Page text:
4. Tatyana Smolyakova article headlined "Three days and residential registration ready" says new regulations compel migration officials to provide people with residential registration in three days; pp 1, 17 (617 words).
5. Olga Dmitryeva article headlined "Big Ben sees Maggie off with silence" says not all Britons are expressing condolences on Margaret Thatcher's passing; p 8 (492 words).
6. Fyodor Lukyanov article headlined "Exhausted agenda" comments on the pragmatic U.S. approach to relations with Russia demonstrated during the recent visit of the U.S. president's adviser for national security, Thomas Donilon, to Moscow; p 8 (705 words).
7. Susanna Alperina article headlined "Dirty jokes" loox into a scandal provoked by a controversial joke made by Russian TV-presenter Ivan Urgant in a program on state-controlled Channel One; p 7 (400 words).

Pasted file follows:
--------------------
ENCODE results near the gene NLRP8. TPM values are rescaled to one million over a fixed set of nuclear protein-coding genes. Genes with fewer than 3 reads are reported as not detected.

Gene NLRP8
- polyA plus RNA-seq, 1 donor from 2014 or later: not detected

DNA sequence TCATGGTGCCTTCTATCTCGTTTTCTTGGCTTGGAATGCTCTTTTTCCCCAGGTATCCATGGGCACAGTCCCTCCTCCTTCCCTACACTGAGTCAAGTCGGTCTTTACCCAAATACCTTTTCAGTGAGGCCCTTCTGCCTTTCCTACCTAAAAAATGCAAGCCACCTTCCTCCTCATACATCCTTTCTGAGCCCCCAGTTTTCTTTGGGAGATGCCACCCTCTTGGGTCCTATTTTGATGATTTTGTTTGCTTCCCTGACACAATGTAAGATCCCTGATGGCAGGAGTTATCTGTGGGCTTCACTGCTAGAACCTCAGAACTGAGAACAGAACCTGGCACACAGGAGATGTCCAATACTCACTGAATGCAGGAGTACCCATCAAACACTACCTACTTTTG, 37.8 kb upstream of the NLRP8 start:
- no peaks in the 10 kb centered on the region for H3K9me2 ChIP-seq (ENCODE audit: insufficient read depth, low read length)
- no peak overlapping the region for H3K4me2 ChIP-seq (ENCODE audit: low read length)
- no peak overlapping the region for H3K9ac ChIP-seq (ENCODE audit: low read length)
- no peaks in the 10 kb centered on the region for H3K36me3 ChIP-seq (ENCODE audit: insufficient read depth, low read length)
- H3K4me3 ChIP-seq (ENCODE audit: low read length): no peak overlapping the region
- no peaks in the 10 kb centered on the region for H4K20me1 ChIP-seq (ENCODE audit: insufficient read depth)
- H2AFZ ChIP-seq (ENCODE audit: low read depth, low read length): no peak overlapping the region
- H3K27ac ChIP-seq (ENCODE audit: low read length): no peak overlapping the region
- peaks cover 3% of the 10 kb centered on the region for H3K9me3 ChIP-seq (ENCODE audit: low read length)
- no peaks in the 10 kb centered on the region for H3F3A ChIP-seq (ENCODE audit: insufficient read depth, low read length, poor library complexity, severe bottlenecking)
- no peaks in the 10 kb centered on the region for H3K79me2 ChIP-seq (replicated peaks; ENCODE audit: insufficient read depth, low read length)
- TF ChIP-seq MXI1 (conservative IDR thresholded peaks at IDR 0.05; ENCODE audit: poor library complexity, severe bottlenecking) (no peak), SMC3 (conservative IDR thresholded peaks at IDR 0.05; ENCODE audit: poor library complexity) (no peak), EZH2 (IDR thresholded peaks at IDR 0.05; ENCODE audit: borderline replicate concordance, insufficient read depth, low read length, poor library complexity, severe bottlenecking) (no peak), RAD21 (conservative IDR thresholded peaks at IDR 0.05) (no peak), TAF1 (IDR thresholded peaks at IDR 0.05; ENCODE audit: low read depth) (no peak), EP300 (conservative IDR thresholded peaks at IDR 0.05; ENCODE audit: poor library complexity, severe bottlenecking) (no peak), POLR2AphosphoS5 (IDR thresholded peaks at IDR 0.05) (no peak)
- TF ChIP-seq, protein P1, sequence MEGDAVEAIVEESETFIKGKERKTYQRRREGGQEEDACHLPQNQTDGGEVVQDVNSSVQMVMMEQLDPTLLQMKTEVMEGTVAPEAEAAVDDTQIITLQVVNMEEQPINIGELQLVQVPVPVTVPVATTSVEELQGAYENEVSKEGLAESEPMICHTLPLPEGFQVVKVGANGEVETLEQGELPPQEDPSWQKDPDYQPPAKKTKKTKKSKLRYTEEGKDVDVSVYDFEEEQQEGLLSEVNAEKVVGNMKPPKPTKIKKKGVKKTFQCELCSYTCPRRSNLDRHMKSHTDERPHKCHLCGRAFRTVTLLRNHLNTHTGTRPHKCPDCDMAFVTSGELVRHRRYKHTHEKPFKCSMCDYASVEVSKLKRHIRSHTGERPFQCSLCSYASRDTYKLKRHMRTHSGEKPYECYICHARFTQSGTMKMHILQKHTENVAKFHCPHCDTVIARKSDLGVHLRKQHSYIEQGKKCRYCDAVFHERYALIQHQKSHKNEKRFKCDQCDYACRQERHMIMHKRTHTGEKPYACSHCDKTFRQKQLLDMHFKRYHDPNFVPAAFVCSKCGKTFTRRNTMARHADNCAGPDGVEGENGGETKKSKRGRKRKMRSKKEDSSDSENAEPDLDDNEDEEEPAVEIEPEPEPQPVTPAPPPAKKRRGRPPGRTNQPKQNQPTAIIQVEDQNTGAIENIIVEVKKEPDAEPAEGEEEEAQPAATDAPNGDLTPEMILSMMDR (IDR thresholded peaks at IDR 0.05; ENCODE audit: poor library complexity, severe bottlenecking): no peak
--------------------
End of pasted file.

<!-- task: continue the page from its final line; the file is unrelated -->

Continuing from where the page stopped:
1. Andrei Yashlavsky and Irina Kuxenkova article headlined "Deadly finish" loox into the main theories for who is behind the blasts in Boston; pp 1-2 (989 words).
2. Marina Ozerova article headlined "State Duma with pockets up" reviews income declarations submitted by the State Duma deputies; pp 1, 4 (1,674 words).
3. Alexander Rostarchuk article headlined "Breathe deeper, you are to blame!" slams the Russian authorities' stance on the ban of any traces of alcohol in the blood of drivers; pp 1, 3 (600 words).
4. Mikhail Zubov, Natalya Rozhkova article headlined "Kirov becomes opposition capital" focuses on preparations for the upcoming trial of opposition leader Alexei Navalny in a regional court and features comments on the issue from the court's secretary; p 5 (800 words)
1. Alexander Panov article headlined "Obama to answer for everything" says the twin blasts in Boston have become a challenge for the U.S. security system developed after the Sept.11 attacks; p 2 (804 words).